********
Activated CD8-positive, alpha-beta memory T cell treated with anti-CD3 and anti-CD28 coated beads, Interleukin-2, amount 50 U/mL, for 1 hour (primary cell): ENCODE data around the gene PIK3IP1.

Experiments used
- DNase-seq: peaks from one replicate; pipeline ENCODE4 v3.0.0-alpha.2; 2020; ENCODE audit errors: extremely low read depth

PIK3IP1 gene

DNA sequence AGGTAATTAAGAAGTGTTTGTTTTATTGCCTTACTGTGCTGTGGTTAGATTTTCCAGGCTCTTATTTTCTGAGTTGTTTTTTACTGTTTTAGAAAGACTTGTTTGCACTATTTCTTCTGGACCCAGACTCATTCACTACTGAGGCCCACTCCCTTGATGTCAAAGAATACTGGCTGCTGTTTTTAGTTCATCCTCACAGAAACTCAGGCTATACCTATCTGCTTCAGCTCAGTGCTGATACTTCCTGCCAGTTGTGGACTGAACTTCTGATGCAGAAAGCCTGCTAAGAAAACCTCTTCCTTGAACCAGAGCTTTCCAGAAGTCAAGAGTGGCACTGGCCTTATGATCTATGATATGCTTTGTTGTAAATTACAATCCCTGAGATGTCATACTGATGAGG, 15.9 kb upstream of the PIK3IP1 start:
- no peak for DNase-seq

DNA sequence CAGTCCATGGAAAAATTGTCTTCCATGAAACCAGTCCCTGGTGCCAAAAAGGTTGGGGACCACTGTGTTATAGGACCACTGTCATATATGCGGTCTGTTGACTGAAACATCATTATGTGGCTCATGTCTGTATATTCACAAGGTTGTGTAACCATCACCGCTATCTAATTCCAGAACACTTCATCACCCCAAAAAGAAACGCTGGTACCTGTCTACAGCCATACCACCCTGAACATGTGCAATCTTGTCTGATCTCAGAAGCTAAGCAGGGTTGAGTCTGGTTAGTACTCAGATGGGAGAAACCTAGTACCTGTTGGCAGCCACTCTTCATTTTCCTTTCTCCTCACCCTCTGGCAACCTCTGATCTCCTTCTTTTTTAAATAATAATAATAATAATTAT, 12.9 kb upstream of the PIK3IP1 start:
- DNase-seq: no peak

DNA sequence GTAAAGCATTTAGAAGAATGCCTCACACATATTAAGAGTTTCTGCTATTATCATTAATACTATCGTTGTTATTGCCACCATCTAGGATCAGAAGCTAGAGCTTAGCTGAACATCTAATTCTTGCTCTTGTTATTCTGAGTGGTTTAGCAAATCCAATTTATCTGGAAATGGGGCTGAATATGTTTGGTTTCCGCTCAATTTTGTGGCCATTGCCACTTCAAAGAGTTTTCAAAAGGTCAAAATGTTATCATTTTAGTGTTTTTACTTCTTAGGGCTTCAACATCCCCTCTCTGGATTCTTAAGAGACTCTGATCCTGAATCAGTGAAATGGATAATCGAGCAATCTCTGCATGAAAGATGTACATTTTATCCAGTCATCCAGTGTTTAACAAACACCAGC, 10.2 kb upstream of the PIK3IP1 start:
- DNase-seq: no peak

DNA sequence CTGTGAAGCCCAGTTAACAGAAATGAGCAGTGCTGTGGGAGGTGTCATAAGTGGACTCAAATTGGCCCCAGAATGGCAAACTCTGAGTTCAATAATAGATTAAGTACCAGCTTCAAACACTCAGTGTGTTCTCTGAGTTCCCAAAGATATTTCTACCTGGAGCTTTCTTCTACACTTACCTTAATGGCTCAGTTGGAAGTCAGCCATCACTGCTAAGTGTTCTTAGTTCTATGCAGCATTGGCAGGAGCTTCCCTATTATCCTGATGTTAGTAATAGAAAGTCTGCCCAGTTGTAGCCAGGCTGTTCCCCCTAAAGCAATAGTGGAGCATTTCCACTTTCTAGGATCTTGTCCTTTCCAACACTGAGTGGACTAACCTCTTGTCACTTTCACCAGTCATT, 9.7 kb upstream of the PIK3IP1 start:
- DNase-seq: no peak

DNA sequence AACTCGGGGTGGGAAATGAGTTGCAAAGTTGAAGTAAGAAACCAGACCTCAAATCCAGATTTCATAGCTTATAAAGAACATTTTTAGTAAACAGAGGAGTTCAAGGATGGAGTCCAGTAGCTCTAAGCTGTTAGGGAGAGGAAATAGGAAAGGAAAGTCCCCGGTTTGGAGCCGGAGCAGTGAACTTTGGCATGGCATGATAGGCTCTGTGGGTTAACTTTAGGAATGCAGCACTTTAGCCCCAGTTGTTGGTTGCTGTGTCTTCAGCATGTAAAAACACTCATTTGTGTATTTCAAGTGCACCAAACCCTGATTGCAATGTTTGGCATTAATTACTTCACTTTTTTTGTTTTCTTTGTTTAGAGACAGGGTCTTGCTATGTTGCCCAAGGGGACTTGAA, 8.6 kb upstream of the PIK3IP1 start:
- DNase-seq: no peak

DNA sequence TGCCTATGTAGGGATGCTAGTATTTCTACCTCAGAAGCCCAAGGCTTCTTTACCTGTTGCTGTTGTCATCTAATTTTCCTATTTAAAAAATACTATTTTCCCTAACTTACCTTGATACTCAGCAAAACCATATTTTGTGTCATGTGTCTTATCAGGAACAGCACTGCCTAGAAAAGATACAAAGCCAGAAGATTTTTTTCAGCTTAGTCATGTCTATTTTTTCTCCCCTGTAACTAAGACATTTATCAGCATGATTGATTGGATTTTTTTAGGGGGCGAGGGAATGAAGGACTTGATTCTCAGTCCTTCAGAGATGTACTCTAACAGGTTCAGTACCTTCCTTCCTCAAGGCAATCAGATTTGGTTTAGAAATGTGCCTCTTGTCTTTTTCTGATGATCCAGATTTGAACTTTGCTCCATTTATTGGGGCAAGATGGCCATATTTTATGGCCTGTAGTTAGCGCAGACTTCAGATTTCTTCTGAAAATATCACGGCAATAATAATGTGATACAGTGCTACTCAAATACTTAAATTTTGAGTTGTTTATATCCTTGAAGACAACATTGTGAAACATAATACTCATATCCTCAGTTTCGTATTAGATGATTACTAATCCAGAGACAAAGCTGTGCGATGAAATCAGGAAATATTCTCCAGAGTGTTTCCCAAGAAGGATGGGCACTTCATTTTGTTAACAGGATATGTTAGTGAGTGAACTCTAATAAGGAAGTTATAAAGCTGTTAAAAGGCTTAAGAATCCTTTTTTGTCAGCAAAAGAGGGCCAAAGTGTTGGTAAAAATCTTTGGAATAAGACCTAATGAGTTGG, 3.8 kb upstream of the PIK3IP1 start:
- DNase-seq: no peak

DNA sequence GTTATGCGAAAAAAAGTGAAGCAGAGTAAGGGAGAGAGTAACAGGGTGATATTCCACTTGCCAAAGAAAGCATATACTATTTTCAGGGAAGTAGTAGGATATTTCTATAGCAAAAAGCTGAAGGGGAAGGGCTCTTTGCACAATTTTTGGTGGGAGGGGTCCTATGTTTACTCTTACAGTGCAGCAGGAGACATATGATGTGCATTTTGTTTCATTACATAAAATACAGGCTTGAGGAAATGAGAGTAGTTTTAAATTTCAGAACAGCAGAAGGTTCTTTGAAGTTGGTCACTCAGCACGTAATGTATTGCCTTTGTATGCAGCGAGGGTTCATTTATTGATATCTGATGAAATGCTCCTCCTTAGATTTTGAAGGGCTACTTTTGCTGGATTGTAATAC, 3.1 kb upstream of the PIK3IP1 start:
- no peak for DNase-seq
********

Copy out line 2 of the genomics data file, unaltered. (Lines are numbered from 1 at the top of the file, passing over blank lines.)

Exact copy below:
Experiments used